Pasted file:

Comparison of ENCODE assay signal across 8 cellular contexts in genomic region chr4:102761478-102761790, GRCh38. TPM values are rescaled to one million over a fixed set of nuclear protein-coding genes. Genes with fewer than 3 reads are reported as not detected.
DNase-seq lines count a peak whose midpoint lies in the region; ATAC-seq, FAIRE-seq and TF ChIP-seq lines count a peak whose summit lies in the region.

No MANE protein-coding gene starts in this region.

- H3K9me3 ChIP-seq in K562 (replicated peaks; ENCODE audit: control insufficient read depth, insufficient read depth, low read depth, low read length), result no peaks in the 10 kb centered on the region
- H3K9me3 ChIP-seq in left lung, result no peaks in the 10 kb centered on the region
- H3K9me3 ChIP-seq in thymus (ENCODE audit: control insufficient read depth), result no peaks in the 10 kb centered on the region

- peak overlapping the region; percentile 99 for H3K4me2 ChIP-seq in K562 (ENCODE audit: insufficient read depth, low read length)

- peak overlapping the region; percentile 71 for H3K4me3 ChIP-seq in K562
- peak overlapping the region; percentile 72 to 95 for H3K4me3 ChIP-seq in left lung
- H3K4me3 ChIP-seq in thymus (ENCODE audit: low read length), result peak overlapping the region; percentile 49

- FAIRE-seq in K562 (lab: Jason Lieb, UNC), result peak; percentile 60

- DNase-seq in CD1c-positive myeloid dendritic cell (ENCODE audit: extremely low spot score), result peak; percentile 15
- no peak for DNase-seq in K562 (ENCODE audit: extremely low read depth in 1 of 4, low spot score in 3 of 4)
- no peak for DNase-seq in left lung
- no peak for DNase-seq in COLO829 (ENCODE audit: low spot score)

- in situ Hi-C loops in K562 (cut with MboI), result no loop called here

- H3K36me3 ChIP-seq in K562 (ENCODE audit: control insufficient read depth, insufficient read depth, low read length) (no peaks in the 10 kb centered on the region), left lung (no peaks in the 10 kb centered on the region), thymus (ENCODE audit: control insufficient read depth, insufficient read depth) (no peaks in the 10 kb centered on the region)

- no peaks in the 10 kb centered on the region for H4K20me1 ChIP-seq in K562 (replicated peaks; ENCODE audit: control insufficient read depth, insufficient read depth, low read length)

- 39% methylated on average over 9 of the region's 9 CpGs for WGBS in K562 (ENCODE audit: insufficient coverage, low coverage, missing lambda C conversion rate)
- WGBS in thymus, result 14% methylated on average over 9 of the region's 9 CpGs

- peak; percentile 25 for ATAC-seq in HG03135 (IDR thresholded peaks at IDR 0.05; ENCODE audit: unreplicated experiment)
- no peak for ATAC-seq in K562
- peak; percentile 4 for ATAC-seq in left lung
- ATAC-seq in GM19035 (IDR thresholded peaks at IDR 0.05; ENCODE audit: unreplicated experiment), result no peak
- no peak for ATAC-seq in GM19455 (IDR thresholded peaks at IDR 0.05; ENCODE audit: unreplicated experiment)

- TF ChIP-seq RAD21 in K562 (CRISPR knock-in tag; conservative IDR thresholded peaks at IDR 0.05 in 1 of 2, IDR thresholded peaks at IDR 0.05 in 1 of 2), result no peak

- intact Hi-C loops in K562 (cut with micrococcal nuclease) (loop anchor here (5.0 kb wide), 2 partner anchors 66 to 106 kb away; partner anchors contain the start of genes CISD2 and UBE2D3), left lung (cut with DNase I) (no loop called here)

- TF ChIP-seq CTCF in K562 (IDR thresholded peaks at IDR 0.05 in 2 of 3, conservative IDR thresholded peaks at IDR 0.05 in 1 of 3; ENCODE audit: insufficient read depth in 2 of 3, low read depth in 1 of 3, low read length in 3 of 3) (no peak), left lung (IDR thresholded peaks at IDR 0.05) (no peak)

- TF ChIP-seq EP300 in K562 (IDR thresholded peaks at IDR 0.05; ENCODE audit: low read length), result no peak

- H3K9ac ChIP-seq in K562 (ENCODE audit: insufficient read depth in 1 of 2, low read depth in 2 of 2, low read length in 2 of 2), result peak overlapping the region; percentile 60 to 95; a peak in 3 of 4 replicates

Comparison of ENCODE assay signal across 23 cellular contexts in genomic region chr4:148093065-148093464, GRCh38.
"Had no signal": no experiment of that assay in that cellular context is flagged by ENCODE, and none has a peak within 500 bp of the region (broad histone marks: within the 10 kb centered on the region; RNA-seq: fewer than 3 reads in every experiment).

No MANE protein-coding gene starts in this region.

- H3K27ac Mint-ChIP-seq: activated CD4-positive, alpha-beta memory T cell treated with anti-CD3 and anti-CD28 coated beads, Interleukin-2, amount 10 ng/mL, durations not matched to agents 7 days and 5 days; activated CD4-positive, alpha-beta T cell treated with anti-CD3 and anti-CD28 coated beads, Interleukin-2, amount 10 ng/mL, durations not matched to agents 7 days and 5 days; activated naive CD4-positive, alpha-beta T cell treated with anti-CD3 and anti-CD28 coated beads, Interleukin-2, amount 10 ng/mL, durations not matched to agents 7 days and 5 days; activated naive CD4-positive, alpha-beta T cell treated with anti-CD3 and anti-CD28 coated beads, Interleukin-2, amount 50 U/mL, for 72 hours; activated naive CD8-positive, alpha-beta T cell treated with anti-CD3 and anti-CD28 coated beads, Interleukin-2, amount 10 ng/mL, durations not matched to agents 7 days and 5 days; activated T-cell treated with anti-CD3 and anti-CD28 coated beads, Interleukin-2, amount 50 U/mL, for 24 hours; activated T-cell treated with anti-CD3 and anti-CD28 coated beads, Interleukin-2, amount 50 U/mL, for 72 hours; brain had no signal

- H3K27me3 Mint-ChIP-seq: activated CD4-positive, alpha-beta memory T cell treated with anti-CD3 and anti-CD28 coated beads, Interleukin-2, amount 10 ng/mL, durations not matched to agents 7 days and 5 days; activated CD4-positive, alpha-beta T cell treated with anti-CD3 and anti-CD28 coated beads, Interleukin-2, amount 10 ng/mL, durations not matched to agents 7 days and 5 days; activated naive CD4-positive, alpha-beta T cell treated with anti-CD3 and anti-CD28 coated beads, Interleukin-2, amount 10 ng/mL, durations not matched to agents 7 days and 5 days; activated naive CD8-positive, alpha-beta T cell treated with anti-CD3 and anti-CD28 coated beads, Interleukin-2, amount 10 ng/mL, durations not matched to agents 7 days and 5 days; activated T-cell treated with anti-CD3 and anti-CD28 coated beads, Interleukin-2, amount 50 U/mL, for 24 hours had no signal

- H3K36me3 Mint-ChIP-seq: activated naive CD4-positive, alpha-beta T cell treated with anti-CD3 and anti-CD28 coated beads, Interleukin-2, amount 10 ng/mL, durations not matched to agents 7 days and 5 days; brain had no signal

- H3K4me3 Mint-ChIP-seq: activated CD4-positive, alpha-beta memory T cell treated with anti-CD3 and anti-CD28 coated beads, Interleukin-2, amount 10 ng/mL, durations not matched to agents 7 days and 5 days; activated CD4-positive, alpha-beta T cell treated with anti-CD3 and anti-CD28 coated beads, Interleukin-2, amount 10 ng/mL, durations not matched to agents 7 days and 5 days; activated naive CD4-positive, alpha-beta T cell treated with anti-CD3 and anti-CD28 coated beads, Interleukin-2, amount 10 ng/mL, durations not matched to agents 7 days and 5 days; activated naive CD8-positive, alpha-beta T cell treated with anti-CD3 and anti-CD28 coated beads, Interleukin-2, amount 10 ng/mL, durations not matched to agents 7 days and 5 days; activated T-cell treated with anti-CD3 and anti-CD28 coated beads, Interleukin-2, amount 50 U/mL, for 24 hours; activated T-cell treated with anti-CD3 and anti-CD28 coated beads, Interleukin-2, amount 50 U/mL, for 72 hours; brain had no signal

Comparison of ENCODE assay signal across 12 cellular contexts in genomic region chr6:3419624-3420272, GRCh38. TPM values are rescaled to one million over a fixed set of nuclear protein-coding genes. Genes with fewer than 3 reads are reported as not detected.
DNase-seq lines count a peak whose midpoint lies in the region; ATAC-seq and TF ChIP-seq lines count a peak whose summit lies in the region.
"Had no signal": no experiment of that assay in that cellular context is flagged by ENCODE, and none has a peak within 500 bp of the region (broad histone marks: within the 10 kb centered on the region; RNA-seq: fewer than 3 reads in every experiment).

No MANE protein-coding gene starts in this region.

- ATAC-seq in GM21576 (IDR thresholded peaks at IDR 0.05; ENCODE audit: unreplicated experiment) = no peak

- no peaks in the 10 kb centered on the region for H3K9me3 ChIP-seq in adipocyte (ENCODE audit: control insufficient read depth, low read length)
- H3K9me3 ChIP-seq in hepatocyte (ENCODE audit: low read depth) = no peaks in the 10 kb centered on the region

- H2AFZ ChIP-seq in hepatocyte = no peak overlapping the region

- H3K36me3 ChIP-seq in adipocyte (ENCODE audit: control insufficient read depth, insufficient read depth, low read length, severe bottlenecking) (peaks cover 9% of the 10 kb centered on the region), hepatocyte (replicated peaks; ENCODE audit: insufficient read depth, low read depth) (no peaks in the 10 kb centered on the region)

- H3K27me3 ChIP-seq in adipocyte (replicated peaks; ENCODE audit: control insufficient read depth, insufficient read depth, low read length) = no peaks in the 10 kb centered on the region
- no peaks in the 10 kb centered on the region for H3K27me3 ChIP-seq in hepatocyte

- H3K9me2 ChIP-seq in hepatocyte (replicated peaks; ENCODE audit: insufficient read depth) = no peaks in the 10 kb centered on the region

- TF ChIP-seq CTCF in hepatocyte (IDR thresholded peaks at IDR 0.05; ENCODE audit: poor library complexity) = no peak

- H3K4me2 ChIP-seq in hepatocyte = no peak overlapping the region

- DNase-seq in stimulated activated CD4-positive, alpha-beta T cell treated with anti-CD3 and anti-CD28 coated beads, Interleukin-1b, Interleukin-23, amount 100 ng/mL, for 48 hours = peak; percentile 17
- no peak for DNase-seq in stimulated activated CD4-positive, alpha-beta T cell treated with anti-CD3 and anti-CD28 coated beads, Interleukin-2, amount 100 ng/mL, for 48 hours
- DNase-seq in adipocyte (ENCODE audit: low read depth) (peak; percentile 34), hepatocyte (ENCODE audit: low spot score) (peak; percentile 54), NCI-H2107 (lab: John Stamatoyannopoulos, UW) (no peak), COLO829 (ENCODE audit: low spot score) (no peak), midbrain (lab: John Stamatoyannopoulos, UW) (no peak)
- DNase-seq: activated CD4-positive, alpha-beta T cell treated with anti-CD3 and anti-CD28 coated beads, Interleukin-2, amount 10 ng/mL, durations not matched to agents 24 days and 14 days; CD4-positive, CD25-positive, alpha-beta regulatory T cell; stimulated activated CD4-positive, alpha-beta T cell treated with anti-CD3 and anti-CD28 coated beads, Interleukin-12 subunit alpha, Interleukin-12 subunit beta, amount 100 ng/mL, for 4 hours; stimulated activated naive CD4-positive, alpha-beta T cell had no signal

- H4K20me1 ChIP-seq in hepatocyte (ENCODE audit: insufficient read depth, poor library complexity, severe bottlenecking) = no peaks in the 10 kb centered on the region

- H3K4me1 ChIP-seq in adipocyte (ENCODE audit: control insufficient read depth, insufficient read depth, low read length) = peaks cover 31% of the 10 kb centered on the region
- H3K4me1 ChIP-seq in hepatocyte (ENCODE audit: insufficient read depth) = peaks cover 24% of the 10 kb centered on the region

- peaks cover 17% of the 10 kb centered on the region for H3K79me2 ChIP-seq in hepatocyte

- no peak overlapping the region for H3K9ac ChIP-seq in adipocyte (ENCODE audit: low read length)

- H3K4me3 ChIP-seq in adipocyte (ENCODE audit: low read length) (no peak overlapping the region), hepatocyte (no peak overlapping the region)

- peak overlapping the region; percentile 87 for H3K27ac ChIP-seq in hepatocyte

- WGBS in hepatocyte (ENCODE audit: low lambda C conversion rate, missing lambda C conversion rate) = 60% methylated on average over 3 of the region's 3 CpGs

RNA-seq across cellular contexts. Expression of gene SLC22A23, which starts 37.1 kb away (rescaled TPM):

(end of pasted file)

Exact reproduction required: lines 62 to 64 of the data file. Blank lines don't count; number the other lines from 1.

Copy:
- peak overlapping the region; percentile 87 for H3K27ac ChIP-seq in hepatocyte

- WGBS in hepatocyte (ENCODE audit: low lambda C conversion rate, missing lambda C conversion rate) = 60% methylated on average over 3 of the region's 3 CpGs

RNA-seq across cellular contexts. Expression of gene SLC22A23, which starts 37.1 kb away (rescaled TPM):